Controlling Corruption in Indonesia

30 Dec 2020

In the following pages are a list of practical Ideas for fighting corruption in Indonesia together with a strategy for their implementaton. The evolution of this list of practical ideas has been facilitated by the Partnership, which has brought together over 800 people from all over Indonesia to present their opinions, their experiences, and the fruits of their discussions. These ideas, however, in no way belong to the Partnership: they are offered by the Partnership to help all organizations which want to work in the field of fighting corruption. They are an Indonesian product, from a very wide-ranging and participatory process, involving very many Indonesians from many walks of life and many different places.

One of the first acts of the new Parliament following the end of the Orde Baru was to pass a TAP MPR (Stipulation XI of 1998) which stated the opposition of the Indonesian people to corruption and their resolve to combat it. The Anti-KKN committment has been underlined and repeated by Presidents Abdurrahman and Megawati. In spite of the rhetoric, however, very little has been done to seriously combat corruption, and to date there is no nationally agreed strategy.

The measures that have (or have not) been taken are:

  • Passing legislation to fight corruption, but without giving sufficient legal or budgetary strength to the institutions so created to make such legislation effective (Asset Declaration Commission, Ombudsman Commission)
  • Passing legislation, and then allowing it to be made inoperative through Supreme Court decisions (TPGPK)
  • Perverse AGO or Supreme Court decisions which have failed to penalize corruption offenders
  • Delays in bringing cases to court (Police, Attorney General’s Office, IBRA)
  • Confusion and conflict of jurisdiction for corruption cases (Police, Attorney General’s Office, Ministry of Justice)
  • Delays in passing legislation agreed to be necessary (The Anti-Corruption Commission, the new procurement law)
  • Ignoring of findings from anti-corruption agencies (BPK, BPKP)

At the same time the people of Indonesia, according to various polls and surveys, are very keen to end corruption and consider it one of the chief evils of the present state. A large number of NGOs now exist whose purpose, in whole or in part, is to fight corruption (ICW, MTI, PSHK, TI-I, the GeRAK network, the JARI network, the LBH network, FITRA). They are important because the government has not created an organisation to fight corruption. At the same time the now free media regularly reports on corruption issues and cases, particularly the perverse decisions of the AG’s office and the Courts. The Indonesian public freely hears about corruption cases, and journalists are free to report on them.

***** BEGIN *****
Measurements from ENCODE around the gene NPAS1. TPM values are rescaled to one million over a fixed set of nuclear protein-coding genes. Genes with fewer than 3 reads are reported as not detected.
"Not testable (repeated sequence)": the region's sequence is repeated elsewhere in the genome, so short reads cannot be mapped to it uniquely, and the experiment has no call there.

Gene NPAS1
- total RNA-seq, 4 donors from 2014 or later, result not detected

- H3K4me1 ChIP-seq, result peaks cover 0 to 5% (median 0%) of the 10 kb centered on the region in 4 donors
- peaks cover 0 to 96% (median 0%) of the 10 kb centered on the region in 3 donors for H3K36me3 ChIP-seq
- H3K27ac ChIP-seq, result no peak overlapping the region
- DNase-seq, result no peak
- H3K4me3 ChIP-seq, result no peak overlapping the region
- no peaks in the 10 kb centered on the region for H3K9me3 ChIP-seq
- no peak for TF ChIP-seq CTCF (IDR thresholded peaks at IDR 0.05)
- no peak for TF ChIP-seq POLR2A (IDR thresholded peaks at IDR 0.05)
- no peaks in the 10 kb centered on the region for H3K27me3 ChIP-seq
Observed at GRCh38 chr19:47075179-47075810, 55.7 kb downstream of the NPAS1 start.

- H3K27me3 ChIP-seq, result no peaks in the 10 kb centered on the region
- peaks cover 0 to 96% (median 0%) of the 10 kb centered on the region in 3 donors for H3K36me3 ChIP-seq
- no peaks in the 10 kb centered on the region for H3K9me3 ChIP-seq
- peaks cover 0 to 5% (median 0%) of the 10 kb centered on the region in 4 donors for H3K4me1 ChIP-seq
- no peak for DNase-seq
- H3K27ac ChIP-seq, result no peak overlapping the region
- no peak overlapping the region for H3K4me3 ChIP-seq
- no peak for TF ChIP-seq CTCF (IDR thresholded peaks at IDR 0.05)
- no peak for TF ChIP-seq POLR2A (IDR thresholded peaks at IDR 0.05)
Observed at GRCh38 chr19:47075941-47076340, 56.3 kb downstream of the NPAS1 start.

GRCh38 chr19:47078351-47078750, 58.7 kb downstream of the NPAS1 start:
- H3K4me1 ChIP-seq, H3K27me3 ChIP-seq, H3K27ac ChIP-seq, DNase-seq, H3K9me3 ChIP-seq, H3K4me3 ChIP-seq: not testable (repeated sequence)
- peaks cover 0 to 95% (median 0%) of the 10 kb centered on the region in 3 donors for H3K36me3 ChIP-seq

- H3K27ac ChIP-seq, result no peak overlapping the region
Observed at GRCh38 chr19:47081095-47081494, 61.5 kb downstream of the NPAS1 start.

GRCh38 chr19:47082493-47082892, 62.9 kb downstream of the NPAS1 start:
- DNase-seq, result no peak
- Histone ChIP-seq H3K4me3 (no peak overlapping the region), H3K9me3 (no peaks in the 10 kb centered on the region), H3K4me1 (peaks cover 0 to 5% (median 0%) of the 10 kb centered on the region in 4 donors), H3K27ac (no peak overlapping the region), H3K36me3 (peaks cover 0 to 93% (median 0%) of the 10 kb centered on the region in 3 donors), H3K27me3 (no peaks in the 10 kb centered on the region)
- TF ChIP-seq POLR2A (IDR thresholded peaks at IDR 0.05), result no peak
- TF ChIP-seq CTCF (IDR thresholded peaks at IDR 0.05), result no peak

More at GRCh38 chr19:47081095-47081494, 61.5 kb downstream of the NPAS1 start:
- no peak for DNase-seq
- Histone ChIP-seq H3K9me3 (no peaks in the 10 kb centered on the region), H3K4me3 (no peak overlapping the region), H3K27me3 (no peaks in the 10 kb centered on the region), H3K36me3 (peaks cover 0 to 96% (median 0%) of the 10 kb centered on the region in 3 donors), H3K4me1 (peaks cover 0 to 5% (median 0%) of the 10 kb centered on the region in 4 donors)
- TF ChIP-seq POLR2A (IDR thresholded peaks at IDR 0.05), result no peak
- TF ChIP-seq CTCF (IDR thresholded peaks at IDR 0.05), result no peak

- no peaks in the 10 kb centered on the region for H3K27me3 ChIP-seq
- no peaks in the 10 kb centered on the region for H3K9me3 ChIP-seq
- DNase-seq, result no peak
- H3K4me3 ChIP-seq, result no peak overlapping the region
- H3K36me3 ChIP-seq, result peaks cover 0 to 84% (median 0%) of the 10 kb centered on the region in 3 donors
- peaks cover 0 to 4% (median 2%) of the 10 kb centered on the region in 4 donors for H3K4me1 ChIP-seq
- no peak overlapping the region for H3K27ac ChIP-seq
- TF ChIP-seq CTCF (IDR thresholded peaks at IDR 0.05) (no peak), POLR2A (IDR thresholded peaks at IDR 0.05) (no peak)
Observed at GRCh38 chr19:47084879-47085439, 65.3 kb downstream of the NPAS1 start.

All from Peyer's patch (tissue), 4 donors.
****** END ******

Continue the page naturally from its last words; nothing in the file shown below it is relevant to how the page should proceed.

Also during the same time, according to experienced analysts, corruption has expanded – growing particularly in those areas which were the hope of the prodemocracy movement i.e. the political parties, the national and regional parliaments, and the locally autonomous regions. Those concerned with fighting corruption express great frustration – the government does not seem to take the situation seriously, or, if it does, it seems unable to change the status quo. An example is the terminal at the national airport where Indonesian returned workers from overseas employment continue to have their savings extorted from them by criminal immigration and customs officers. The Government has recognized the seriousness of the problem, has issued orders that such behaviour shall stop, but nothing changes.

It seems to many Indonesians that the corrupt people are in charge and they are resisting, successfully, all efforts to change the present situation. There is no Ministry designated as the focal point for fighting corruption, and no agreed national strategy. At the same time, many donor organizations are pressing the government for movement on the issue, and giving conflicting advice